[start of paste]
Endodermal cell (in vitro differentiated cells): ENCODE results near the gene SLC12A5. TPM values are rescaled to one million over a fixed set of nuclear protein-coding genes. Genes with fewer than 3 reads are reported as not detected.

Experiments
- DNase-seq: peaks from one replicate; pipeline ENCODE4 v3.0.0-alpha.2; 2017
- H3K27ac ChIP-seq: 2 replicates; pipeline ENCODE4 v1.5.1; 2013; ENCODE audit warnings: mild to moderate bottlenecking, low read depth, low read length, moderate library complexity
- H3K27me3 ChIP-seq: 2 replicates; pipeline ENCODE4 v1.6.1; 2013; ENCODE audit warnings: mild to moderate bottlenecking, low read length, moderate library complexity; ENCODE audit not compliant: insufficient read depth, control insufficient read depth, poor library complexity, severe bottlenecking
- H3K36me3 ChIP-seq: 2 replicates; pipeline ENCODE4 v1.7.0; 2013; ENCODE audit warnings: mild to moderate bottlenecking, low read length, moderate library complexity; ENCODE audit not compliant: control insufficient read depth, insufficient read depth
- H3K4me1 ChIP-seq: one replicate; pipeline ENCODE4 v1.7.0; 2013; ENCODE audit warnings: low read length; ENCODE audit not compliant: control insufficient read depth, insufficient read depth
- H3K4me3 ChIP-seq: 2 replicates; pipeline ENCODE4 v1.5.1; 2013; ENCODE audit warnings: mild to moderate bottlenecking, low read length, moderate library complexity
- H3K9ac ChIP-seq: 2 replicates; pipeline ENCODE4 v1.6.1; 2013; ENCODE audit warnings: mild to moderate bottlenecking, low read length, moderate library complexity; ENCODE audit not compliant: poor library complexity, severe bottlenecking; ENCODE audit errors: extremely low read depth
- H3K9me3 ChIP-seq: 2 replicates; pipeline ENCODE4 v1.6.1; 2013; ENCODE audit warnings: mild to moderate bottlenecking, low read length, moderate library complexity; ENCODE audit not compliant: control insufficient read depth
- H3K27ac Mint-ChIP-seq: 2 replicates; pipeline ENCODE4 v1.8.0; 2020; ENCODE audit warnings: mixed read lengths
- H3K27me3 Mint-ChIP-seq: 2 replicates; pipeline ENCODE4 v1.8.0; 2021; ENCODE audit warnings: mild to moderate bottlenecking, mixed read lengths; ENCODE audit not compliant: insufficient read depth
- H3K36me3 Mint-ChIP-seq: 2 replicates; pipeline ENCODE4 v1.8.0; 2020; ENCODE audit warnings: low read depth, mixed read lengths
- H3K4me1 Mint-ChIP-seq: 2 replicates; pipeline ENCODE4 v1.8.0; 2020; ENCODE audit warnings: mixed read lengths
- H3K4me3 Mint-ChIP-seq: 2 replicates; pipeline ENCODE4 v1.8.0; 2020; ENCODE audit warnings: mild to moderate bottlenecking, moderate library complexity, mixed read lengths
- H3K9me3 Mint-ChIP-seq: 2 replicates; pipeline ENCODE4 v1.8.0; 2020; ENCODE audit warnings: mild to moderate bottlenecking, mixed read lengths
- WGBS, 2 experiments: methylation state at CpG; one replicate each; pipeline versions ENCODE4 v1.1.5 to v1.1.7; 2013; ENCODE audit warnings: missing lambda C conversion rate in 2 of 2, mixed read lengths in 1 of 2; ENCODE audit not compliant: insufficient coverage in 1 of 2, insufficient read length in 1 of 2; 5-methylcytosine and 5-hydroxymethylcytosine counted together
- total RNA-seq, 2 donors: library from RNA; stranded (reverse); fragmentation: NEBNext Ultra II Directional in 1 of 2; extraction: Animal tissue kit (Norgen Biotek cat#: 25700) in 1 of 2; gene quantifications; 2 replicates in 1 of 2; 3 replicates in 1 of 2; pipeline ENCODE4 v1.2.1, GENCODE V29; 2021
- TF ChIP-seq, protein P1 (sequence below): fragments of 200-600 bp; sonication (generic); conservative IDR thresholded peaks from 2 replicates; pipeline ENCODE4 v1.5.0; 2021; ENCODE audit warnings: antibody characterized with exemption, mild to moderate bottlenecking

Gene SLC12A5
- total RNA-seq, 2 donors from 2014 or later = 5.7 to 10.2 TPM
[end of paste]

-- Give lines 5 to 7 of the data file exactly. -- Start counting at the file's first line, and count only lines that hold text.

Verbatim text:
- H3K27me3 ChIP-seq: 2 replicates; pipeline ENCODE4 v1.6.1; 2013; ENCODE audit warnings: mild to moderate bottlenecking, low read length, moderate library complexity; ENCODE audit not compliant: insufficient read depth, control insufficient read depth, poor library complexity, severe bottlenecking
- H3K36me3 ChIP-seq: 2 replicates; pipeline ENCODE4 v1.7.0; 2013; ENCODE audit warnings: mild to moderate bottlenecking, low read length, moderate library complexity; ENCODE audit not compliant: control insufficient read depth, insufficient read depth
- H3K4me1 ChIP-seq: one replicate; pipeline ENCODE4 v1.7.0; 2013; ENCODE audit warnings: low read length; ENCODE audit not compliant: control insufficient read depth, insufficient read depth